• New Day Services, with its Fatherhood: EFFECT program (Educating Fathers for Empowering Children Tomorrow), is a new partner agency for the PEC program and started this year working with the fathers in Morningside. The EFFECT program is focused on strengthening the father’s role as a parent, co-parent and provider and is offered in thirteen 2-1/2 hour sessions. Topics include the importance of the father in the family, nurturing skills, alternatives to corporal punishment and activities they can share with their children. The fathers were recruited from a variety of partners including Child Protective Services, Tarrant County Family Law Center, the Juvenile Justice Center, Catholic Charities, MHMR Early Childhood Family First Programs and other organizations working to support fatherhood in Tarrant County. 

Goals & Objectives

In 2016-2017, the PEC aimed to reach 200 families and accomplish the following goals:

  • Introduce New Day, a program aimed at reaching the fathers of Morningside and creating confidence in their fraternal role.
  • Increase the parent’s involvement in the community by offering more activities that engage them with other families.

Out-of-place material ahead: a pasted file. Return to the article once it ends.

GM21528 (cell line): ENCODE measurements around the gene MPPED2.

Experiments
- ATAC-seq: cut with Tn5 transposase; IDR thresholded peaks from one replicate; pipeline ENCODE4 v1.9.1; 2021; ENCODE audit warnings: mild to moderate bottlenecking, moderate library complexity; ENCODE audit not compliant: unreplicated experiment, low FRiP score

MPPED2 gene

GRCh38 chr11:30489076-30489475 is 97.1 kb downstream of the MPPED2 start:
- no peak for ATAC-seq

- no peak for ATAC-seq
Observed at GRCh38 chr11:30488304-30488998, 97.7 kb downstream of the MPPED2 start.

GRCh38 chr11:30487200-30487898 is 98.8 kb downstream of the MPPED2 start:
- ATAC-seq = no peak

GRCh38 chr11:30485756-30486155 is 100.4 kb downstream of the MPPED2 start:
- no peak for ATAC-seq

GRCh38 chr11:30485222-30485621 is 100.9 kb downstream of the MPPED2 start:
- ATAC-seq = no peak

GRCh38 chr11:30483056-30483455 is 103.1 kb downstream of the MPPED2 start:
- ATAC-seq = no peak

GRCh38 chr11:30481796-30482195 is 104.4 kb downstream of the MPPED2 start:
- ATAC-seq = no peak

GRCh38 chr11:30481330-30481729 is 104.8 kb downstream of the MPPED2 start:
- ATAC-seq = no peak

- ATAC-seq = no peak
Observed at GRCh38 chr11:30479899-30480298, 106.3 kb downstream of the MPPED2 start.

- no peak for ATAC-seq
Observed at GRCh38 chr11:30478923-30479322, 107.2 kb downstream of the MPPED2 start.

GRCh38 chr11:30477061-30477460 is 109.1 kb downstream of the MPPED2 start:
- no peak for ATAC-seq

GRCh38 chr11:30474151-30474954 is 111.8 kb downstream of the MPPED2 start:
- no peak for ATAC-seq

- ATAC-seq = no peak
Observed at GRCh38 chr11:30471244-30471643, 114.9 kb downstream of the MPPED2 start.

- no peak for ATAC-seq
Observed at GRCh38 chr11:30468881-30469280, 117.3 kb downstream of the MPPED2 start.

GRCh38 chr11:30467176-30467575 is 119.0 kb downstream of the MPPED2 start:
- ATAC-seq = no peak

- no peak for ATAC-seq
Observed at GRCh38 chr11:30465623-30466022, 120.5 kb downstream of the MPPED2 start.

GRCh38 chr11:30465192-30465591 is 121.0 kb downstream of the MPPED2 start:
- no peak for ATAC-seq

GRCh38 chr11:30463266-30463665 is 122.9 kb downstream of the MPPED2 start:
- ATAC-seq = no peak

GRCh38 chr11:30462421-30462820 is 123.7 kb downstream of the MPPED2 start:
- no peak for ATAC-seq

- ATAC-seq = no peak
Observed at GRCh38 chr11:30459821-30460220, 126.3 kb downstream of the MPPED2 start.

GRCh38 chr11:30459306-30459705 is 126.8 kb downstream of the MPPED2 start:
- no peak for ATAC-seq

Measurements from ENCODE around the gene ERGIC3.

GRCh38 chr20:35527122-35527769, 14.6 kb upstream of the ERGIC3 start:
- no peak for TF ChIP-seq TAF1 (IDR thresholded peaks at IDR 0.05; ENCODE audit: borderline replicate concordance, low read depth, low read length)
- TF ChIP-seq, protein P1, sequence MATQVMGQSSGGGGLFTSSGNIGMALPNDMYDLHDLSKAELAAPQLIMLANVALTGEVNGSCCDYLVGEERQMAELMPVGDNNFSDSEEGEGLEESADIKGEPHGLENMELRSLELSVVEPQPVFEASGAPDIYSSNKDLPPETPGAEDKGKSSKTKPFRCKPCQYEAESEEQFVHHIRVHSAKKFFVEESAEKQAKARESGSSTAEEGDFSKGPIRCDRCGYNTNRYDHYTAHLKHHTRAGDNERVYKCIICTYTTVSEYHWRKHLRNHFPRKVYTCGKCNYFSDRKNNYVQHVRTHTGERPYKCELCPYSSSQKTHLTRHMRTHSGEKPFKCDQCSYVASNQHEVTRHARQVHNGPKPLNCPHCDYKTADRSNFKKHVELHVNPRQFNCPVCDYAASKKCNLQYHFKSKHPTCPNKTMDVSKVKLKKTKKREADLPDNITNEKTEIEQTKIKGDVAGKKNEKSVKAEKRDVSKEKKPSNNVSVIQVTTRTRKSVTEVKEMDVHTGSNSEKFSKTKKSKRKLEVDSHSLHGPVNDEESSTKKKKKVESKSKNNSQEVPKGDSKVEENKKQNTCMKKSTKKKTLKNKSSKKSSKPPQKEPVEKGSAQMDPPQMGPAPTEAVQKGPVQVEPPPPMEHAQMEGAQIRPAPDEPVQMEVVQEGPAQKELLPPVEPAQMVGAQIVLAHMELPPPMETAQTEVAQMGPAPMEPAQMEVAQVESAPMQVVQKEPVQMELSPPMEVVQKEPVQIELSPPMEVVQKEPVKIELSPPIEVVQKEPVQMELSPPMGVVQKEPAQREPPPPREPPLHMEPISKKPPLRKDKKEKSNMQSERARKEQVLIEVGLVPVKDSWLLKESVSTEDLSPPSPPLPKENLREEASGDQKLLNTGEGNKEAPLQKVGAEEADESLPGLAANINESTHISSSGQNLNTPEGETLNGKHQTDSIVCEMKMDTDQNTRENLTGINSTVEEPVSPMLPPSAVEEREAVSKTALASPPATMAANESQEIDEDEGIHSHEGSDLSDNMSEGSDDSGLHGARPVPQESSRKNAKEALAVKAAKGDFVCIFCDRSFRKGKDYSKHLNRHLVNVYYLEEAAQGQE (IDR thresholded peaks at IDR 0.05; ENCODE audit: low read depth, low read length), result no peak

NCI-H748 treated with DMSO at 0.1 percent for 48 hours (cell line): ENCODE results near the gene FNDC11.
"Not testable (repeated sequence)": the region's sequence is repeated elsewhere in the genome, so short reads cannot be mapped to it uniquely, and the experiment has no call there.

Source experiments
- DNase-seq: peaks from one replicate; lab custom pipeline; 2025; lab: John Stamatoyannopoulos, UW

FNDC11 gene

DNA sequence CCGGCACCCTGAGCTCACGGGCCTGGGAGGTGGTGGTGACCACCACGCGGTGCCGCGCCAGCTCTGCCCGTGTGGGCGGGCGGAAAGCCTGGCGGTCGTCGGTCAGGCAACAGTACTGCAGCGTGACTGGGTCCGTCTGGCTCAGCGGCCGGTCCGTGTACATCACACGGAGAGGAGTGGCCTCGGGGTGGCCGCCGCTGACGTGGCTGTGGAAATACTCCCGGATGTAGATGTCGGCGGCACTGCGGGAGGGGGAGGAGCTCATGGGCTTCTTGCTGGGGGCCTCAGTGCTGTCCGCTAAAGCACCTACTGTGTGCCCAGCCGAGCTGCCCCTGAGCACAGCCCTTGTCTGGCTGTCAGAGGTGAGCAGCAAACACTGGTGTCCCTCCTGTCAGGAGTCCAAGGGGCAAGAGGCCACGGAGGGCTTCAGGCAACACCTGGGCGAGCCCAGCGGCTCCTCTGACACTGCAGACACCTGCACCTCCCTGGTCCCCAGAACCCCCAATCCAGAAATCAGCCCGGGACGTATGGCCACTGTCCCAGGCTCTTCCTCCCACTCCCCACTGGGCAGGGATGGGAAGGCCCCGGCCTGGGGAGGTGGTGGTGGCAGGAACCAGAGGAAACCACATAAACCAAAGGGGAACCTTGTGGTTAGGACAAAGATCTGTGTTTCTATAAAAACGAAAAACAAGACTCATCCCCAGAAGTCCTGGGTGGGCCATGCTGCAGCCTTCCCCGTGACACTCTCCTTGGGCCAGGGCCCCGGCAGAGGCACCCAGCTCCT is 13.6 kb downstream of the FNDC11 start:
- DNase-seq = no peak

• Create deeper connections between the schools and parents that help keep the two parties aligned throughout the year.

The PEC’s long-term objectives are to 1) increase parents’ engagement in their children’s education, and 2) positively impact children’s school readiness and academic success.

Year 3 Results

Below is a chart of the results from the PEC’s third year of programming.

The following additional information gathered about PEC participants in year three helped the PEC to continue tailoring services to meet these unique families’ needs:

  • Two-thirds of participants (63%) are between the ages of 26 and 40.
  • Over one-half (56%) report household incomes of less than $18,000.00.
  • Less than half (40%) own their own home.
  • Over two-thirds (71%) live with a spouse/partner.
  • About two-thirds (65.5%) have lived in their neighborhood for four or more years.
  • Less than one-fifth of the participants (18%) are male.

Parent Focus Groups

The PEC hosted parent focus groups for the second consecutive year, as they provide invaluable insight regarding program highlights, current challenges and obstacles, and opportunities moving forward. The PEC leadership team organized three parent focus groups, two conducted in English (at Briscoe Elementary and another for New Day fathers at Carroll Peak Elementary) and one in Spanish (at Bethlehem Community Center). This year, a total of 42 parents (30 females and 12 males) participated in the different focus groups – a significant increase from the 20 that participated in the previous year.

Key takeaways from the parent focus groups included the following:

  1. Parents desire to feel connected to their community. Parents felt they were most connected when they got along with and had relationships with others in their neighborhood. They would welcome more neighborhood gatherings that would enable those relationships to thrive.